Posted: 03 April 2012

We need to end 'failed policy' that makes young people vulnerable

Matthew*, a torture survivor who came here from Iran when he was 17, was refused asylum. He wanted to appeal the decision but his solicitor did not want to support his case so he went to court unrepresented. He was made homeless for one year.

He was cut off from local authority support while undergoing counselling: 'They said "It's okay, you don't need any support". That made me feel horrible – when you don't have money you can't manage yourself. I hate asking people for money. To survive I took food from the bins in the back of restaurants. I didn't often go to charities to get food because I didn't have money for travel.'

Stories like Matthew’s are sadly all too common for the young people that we support, and our services are seeing more and more young people and families being made destitute for purposes of immigration control.

More young people living without food, medicine or a bed

Although no central government data is published on the number of children and young people forced to live without regular access to essential resources – eg food, medicines, toiletries and a safe place to live – evidence from the civil society sector suggests the numbers could be in the many thousands.

Alarmingly, over the last few years the numbers appear to be increasing. For example from our New Londoners programme we know that 14% of the young refugees that accessed our project in 2009-10 were destitute. This rose to 17% in 2010-11 and 34% in the first half of 2011-12 (April to September 2011).

Children and young people experience destitution for a number of reasons but primarily because their immigration status prevents them from accessing much-needed support and access to the labour market. Many young people who have no family in the UK are refused support because their age is disputed by the UK Border Agency and local authorities, leaving them destitute and homeless.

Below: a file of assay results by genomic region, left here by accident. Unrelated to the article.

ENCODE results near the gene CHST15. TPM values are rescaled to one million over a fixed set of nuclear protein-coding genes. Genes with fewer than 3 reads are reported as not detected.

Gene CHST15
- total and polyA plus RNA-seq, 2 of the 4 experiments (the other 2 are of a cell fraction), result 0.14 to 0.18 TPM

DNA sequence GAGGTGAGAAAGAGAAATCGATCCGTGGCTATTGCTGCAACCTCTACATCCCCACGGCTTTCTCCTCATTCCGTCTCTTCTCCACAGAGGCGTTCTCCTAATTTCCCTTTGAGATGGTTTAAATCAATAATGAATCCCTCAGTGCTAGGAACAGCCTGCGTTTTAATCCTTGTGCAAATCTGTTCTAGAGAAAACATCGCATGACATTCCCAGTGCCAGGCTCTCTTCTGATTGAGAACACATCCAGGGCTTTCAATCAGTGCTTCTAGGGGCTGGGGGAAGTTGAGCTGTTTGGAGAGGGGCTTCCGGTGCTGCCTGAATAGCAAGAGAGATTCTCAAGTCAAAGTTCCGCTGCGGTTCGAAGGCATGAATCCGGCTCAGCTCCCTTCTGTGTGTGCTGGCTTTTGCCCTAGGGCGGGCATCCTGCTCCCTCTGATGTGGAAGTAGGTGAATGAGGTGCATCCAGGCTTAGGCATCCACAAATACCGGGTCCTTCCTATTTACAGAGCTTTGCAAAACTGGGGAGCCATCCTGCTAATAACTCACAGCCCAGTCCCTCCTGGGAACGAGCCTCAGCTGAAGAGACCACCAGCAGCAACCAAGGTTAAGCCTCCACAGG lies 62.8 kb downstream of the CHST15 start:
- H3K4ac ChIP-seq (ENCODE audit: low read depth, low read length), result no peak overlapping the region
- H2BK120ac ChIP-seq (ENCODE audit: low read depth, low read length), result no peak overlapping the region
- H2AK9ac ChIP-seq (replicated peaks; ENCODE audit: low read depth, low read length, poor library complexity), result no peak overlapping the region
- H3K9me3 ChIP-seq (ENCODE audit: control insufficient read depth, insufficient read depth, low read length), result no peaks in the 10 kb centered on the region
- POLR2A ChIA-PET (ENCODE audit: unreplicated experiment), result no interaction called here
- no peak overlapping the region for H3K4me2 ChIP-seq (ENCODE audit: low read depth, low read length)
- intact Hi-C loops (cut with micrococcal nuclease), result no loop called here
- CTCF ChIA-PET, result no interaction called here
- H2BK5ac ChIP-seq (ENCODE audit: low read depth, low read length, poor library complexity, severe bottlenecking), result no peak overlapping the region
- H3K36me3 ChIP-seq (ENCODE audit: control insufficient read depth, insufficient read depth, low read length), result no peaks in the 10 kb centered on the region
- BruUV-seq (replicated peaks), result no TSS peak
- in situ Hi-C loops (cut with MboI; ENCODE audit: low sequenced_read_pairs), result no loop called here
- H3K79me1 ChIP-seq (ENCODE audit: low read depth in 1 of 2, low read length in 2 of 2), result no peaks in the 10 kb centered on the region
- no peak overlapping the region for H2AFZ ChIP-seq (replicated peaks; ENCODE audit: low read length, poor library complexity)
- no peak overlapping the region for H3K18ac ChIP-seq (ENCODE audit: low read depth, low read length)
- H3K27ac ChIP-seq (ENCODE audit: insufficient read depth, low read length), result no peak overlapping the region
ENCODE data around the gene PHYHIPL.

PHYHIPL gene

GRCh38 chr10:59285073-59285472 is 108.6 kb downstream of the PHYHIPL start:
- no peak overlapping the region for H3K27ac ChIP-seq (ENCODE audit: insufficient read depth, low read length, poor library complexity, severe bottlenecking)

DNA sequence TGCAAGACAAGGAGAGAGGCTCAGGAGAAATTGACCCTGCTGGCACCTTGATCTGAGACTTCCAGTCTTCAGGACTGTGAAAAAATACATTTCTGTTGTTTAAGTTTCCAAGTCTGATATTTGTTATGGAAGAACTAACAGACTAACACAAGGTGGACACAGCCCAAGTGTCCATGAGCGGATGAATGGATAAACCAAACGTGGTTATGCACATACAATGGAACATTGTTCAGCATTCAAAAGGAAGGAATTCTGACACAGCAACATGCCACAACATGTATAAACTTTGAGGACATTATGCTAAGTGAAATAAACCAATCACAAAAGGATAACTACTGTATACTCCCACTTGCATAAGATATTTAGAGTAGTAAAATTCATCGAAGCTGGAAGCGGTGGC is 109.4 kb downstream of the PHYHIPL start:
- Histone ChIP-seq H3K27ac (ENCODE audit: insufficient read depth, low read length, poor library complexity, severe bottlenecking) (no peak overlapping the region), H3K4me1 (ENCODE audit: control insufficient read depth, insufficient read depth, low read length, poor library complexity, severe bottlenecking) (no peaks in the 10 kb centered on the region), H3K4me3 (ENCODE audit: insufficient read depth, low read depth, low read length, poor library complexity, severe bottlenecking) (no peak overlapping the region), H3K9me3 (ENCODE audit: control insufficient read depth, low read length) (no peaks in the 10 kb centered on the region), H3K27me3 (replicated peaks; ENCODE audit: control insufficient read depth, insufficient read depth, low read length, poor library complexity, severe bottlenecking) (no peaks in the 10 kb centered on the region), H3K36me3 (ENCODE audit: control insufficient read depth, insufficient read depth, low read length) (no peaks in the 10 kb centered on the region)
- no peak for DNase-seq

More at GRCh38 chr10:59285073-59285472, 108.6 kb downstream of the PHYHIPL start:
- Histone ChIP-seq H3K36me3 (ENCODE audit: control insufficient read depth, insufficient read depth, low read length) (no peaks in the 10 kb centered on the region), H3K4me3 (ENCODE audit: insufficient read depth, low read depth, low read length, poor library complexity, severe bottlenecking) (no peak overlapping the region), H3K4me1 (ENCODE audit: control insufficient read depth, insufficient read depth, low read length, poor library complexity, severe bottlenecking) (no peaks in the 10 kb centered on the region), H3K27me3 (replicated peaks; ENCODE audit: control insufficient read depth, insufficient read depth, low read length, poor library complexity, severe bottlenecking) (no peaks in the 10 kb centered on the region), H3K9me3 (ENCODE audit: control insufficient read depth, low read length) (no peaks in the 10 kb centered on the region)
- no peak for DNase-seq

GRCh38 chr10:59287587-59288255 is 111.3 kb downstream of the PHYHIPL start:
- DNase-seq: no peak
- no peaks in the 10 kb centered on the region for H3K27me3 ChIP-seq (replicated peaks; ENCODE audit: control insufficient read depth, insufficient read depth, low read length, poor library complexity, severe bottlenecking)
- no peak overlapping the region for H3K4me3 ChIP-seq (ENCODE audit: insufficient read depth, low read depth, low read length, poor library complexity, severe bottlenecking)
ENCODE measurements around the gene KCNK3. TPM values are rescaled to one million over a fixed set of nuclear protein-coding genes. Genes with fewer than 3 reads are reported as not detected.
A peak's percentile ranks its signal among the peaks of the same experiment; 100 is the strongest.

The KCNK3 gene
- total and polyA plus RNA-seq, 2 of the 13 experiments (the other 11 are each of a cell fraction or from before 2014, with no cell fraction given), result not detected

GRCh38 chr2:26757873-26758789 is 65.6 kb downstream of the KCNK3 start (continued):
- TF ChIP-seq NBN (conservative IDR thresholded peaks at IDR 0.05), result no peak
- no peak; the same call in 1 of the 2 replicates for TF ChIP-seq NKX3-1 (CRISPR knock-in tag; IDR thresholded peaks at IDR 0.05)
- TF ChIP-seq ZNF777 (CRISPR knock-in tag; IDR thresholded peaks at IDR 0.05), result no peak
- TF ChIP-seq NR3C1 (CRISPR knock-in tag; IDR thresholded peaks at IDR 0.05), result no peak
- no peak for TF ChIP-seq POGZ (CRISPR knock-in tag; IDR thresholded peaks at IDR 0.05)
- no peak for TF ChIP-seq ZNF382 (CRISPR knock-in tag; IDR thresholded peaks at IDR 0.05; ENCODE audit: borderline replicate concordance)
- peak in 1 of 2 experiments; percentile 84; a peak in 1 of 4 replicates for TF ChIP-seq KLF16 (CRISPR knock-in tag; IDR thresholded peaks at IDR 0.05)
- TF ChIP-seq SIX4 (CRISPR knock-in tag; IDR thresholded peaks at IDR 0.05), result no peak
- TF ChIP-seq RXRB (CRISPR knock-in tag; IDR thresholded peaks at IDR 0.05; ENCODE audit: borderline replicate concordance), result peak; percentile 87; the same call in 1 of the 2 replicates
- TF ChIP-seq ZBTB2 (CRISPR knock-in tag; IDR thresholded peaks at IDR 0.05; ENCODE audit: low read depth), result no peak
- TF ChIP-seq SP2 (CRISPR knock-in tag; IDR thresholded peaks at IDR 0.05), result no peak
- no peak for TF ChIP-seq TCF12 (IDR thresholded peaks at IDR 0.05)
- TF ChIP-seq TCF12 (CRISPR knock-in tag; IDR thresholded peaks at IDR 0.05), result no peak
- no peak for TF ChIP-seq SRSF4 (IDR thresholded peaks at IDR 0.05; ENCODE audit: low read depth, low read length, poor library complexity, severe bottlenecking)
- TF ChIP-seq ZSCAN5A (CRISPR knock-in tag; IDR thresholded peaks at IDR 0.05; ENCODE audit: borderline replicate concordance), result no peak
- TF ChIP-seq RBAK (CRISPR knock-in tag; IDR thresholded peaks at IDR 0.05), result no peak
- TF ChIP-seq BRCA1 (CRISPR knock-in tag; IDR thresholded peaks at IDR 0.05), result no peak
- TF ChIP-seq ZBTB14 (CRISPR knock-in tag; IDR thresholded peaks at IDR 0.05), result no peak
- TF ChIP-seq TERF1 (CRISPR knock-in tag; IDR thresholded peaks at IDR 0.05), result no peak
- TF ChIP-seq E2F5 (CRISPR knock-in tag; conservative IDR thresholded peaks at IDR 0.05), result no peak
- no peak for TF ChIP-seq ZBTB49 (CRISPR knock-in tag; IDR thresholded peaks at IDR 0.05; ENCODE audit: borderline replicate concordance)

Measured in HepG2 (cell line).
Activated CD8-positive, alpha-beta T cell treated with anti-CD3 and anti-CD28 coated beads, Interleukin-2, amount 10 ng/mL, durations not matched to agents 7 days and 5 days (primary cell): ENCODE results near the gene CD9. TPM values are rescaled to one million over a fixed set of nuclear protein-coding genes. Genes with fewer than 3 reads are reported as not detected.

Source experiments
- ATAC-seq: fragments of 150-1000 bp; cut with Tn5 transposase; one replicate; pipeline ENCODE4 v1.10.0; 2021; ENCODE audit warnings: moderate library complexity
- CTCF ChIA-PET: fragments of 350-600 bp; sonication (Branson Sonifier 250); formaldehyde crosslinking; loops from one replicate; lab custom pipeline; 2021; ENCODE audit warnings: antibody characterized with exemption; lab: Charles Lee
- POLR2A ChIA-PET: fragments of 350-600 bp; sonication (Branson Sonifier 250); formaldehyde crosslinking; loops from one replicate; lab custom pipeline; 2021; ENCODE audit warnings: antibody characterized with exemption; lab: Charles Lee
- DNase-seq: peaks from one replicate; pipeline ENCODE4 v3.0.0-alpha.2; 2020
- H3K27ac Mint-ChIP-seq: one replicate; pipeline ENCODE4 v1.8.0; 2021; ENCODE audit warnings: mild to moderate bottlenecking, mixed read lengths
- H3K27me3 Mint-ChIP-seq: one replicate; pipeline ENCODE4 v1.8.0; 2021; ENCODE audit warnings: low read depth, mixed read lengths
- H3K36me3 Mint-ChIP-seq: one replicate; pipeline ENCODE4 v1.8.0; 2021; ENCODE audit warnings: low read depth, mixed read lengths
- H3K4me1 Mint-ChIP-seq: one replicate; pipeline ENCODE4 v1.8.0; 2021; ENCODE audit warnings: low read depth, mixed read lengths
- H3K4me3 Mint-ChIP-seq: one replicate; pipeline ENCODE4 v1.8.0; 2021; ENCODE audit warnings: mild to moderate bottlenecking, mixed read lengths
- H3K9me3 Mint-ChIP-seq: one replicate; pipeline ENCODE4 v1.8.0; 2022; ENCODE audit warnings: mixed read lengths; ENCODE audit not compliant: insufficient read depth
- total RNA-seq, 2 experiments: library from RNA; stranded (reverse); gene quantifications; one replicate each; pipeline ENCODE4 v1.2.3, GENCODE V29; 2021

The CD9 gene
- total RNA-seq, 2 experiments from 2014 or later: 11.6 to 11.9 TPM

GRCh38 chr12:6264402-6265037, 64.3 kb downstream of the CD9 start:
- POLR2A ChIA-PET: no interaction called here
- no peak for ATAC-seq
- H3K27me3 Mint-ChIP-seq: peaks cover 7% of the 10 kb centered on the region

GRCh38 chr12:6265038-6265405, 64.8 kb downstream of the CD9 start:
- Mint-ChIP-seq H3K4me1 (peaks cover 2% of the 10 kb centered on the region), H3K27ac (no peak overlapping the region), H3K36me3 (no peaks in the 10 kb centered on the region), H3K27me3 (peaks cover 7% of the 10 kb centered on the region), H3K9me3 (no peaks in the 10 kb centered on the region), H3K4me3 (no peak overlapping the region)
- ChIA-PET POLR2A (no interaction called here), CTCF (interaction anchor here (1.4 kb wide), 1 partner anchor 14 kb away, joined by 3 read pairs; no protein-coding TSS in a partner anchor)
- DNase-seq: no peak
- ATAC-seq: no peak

Other young people we've worked with have deliberately been made homeless and refused financial support as they turn 18, despite being unable to return to their country of origin.

Devestating effects of destitution

The impact of destitution on children and young people has severe consequences and these raise serious safeguarding concerns. Young people supported by our services who have experienced destitution have been made vulnerable to exploitation and abuse of many forms including sexual exploitation and labour exploitation.

While street homeless a number of them have been subjected to racism and abuse from passers by. Some of the young people we've supported have attempted suicide or have self-harmed.

Young People Seeking Safety Week

This year’s Young People Seeking Safety Week, running from 30 March through 5 April, is dedicated to raising awareness around the issues facing young people caught up in the asylum and immigration process. It brings together organisations of all sizes, including The Children's Society, concerned about the safety of these young people by organising activities to widen the debate on this issue.

Despite its statutory duty to safeguard and promote the welfare of children, the UK Border Agency continues to pursue measures that jeopardise children and young people's safety and well-being for the purposes of immigration control.

Iain Duncan Smith: forced destitution is a ‘failed policy’

In his preface to the Asylum Matters report by the Centre for Social Justice, Iain Duncan Smith – the current work and pensions secretary – referred to the policy of forced destitution of asylum seekers as a 'black hole' and heavily criticised the previous government for this 'failed policy'. Mr Duncan Smith wrote: 'UK policy is still driven by the thesis, clearly falsified, that we can encourage people to leave by being nasty.'

We believe it’s time to rethink this policy before more children suffer. Our recent report I don't feel human which details the experiences of refugee and migrant children and young people who have been destitute and sets out a series of recommendations on how we could ensure that children do not end up destitute in our country.

This week and beyond, the government should recognise the problem of destitution as a serious child protection concern and take immediate steps to address this policy.

By Ilona Pinter, Policy Adviser

* The name of this young person has been changed to protect his identity. (Return to story.)

By Ilona Pinter - Policy team

Plain text

  • Web page addresses and e-mail addresses turn into links automatically.
  • Allowed HTML tags: <a>
  • Lines and paragraphs break automatically.